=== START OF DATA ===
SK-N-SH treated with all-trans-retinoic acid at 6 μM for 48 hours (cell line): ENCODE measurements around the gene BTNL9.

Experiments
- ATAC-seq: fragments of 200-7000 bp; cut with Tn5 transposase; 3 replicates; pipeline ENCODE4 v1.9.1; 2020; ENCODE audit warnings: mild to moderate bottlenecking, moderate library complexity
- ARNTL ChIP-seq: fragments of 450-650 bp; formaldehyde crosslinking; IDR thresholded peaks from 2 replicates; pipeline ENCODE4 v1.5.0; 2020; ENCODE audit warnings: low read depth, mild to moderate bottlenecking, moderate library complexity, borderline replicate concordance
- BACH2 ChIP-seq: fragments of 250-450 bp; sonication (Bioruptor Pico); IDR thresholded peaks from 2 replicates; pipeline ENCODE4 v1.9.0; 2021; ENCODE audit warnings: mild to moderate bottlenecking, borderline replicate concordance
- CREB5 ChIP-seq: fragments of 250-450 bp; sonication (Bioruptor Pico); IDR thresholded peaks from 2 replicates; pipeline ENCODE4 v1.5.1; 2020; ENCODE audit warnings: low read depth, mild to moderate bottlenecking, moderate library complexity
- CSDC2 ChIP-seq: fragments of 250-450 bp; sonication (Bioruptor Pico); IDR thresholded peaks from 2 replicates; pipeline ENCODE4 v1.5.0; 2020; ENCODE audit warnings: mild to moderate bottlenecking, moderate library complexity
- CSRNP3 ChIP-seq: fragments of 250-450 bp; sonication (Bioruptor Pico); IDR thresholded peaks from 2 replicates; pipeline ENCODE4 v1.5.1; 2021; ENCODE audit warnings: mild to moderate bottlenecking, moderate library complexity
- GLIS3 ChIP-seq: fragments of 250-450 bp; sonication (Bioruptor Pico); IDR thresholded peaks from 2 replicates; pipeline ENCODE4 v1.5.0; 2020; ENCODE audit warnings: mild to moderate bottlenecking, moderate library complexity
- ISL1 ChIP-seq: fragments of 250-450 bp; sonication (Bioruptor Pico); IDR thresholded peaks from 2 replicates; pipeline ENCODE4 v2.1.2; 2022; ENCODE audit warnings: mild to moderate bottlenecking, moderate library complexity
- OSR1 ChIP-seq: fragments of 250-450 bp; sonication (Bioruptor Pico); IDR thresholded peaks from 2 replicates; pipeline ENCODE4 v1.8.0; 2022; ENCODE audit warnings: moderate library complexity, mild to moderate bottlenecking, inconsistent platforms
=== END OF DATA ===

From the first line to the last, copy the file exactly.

SK-N-SH treated with all-trans-retinoic acid at 6 μM for 48 hours (cell line): ENCODE measurements around the gene BTNL9.

Experiments
- ATAC-seq: fragments of 200-7000 bp; cut with Tn5 transposase; 3 replicates; pipeline ENCODE4 v1.9.1; 2020; ENCODE audit warnings: mild to moderate bottlenecking, moderate library complexity
- ARNTL ChIP-seq: fragments of 450-650 bp; formaldehyde crosslinking; IDR thresholded peaks from 2 replicates; pipeline ENCODE4 v1.5.0; 2020; ENCODE audit warnings: low read depth, mild to moderate bottlenecking, moderate library complexity, borderline replicate concordance
- BACH2 ChIP-seq: fragments of 250-450 bp; sonication (Bioruptor Pico); IDR thresholded peaks from 2 replicates; pipeline ENCODE4 v1.9.0; 2021; ENCODE audit warnings: mild to moderate bottlenecking, borderline replicate concordance
- CREB5 ChIP-seq: fragments of 250-450 bp; sonication (Bioruptor Pico); IDR thresholded peaks from 2 replicates; pipeline ENCODE4 v1.5.1; 2020; ENCODE audit warnings: low read depth, mild to moderate bottlenecking, moderate library complexity
- CSDC2 ChIP-seq: fragments of 250-450 bp; sonication (Bioruptor Pico); IDR thresholded peaks from 2 replicates; pipeline ENCODE4 v1.5.0; 2020; ENCODE audit warnings: mild to moderate bottlenecking, moderate library complexity
- CSRNP3 ChIP-seq: fragments of 250-450 bp; sonication (Bioruptor Pico); IDR thresholded peaks from 2 replicates; pipeline ENCODE4 v1.5.1; 2021; ENCODE audit warnings: mild to moderate bottlenecking, moderate library complexity
- GLIS3 ChIP-seq: fragments of 250-450 bp; sonication (Bioruptor Pico); IDR thresholded peaks from 2 replicates; pipeline ENCODE4 v1.5.0; 2020; ENCODE audit warnings: mild to moderate bottlenecking, moderate library complexity
- ISL1 ChIP-seq: fragments of 250-450 bp; sonication (Bioruptor Pico); IDR thresholded peaks from 2 replicates; pipeline ENCODE4 v2.1.2; 2022; ENCODE audit warnings: mild to moderate bottlenecking, moderate library complexity
- OSR1 ChIP-seq: fragments of 250-450 bp; sonication (Bioruptor Pico); IDR thresholded peaks from 2 replicates; pipeline ENCODE4 v1.8.0; 2022; ENCODE audit warnings: moderate library complexity, mild to moderate bottlenecking, inconsistent platforms